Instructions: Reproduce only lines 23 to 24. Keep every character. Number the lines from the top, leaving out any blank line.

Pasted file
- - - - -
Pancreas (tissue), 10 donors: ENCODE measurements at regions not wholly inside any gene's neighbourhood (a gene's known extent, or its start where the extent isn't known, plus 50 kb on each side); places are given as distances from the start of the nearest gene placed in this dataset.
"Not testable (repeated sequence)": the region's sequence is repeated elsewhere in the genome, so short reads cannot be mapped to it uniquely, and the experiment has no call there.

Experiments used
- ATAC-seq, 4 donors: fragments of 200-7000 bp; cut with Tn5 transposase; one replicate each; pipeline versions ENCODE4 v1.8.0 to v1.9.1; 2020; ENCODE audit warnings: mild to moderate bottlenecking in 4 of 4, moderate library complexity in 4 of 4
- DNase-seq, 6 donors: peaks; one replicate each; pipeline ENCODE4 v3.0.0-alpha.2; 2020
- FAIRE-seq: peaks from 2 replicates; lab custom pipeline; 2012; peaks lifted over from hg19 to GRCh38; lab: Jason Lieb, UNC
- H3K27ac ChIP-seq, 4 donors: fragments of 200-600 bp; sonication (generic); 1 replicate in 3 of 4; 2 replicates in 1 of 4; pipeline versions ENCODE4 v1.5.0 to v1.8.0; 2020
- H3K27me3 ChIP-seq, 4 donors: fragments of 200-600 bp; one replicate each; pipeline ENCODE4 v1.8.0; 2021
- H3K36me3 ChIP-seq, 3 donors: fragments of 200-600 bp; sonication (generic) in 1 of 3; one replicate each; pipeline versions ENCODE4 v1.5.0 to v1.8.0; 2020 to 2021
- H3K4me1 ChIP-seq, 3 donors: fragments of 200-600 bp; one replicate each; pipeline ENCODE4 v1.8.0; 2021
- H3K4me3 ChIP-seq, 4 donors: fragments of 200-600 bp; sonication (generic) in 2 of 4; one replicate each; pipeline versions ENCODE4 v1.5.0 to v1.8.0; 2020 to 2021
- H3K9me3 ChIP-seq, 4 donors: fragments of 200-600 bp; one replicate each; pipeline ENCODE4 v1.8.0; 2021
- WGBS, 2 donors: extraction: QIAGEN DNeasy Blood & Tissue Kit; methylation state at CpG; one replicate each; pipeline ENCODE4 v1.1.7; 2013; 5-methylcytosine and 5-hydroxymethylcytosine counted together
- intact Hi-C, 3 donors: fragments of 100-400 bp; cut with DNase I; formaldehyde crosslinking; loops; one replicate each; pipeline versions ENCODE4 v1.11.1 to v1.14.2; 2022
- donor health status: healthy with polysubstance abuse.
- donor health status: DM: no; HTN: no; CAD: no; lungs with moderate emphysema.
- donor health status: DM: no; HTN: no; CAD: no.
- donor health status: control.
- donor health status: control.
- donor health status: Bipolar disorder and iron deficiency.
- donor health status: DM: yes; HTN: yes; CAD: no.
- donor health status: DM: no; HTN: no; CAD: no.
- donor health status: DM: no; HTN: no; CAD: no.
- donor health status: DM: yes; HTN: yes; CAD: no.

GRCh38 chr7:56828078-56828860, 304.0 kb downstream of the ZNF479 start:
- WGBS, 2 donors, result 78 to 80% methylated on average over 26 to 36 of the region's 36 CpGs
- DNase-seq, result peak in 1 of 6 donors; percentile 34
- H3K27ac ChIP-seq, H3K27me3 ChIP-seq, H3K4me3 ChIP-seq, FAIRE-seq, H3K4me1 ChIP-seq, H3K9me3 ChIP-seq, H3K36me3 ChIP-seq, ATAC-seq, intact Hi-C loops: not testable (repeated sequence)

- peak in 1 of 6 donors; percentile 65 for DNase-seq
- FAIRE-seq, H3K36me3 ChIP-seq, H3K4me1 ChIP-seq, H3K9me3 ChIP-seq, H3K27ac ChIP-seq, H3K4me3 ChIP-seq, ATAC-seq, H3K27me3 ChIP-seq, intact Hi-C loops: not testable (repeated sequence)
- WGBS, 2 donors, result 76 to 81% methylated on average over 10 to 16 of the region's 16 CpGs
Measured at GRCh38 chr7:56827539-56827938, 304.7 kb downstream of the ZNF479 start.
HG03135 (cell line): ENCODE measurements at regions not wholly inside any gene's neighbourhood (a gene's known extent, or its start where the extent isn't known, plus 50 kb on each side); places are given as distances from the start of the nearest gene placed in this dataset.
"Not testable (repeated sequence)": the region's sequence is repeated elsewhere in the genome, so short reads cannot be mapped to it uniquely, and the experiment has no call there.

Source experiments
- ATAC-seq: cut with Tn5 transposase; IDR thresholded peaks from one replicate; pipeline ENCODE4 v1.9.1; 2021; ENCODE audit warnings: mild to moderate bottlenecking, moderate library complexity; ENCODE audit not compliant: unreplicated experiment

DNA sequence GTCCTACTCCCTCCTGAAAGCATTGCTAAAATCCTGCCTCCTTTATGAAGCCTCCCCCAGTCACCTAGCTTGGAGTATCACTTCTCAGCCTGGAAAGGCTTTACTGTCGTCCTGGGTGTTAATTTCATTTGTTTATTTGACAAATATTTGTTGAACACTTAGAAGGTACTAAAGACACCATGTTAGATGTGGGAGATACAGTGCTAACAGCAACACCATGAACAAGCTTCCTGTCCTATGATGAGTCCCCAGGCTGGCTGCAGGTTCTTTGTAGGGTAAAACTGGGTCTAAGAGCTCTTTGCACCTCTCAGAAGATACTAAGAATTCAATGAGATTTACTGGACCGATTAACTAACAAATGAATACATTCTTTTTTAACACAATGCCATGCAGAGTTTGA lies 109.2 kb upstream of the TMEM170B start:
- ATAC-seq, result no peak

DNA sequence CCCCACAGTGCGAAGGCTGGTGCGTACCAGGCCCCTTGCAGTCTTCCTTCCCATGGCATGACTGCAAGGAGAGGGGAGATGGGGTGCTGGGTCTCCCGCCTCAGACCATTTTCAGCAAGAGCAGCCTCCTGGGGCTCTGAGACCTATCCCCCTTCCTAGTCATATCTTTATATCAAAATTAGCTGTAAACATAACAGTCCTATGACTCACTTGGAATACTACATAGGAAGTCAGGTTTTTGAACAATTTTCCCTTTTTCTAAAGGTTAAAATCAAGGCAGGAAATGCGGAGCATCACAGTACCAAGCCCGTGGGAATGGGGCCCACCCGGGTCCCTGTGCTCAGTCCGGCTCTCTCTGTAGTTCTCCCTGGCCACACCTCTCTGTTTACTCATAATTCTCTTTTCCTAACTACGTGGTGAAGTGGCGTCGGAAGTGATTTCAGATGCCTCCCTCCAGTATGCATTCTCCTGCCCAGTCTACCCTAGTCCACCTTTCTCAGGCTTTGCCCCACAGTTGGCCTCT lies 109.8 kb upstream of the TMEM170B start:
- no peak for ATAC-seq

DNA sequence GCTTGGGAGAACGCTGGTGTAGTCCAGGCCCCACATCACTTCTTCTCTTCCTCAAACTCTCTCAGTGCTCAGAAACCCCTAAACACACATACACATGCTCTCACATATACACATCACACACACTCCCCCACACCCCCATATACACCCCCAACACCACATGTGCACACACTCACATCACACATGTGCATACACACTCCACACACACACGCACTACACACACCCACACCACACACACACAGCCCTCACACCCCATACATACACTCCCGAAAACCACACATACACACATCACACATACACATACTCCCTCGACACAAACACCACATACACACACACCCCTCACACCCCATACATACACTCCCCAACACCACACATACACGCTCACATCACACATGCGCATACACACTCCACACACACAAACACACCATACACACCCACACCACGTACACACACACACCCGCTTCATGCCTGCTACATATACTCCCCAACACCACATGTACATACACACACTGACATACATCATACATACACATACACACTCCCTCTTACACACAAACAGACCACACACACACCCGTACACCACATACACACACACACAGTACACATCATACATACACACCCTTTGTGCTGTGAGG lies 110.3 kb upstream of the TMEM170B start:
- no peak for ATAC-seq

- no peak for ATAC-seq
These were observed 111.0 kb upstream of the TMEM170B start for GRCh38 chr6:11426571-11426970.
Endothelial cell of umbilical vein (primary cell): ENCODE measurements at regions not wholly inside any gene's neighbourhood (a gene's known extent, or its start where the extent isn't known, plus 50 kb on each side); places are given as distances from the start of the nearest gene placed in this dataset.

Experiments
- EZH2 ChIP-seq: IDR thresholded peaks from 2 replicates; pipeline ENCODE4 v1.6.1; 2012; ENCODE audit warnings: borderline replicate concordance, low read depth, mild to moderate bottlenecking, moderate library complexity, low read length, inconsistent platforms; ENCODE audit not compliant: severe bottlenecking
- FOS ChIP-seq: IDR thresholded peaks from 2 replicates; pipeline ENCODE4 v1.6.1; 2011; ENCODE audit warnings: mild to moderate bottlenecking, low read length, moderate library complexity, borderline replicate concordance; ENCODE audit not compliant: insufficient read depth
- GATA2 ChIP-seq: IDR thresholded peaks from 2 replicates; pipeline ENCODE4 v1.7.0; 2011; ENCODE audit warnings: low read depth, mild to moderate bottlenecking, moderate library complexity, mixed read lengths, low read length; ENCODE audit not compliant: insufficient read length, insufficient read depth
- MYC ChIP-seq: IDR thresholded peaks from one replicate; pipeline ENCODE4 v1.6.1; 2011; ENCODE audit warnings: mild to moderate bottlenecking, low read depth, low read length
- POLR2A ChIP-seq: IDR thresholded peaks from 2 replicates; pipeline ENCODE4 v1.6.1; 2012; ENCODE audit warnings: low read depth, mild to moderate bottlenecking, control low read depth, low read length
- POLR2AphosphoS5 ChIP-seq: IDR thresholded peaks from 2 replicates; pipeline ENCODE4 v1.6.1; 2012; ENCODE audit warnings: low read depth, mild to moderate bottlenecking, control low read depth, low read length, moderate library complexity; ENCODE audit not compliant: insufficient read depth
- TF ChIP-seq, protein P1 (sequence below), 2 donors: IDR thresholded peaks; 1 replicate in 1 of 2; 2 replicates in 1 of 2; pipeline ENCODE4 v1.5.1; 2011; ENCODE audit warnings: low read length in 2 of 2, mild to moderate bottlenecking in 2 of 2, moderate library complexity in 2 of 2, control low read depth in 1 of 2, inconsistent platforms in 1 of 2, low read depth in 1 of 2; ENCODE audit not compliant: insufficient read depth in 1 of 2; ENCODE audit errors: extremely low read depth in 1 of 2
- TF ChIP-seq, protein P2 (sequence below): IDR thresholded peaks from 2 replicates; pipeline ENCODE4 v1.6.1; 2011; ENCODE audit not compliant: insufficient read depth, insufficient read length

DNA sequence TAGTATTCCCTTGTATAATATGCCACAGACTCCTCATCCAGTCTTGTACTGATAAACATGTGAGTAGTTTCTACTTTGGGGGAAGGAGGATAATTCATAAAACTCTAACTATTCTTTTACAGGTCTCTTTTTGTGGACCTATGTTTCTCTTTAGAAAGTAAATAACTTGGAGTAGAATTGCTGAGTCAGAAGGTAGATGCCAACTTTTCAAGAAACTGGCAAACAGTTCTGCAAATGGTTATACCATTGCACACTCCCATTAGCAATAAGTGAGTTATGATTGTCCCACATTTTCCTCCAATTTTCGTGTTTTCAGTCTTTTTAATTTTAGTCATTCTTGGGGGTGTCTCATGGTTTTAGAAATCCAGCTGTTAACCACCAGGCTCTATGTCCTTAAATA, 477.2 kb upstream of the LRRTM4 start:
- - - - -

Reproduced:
- donor health status: DM: no; HTN: no; CAD: no.
- donor health status: DM: yes; HTN: yes; CAD: no.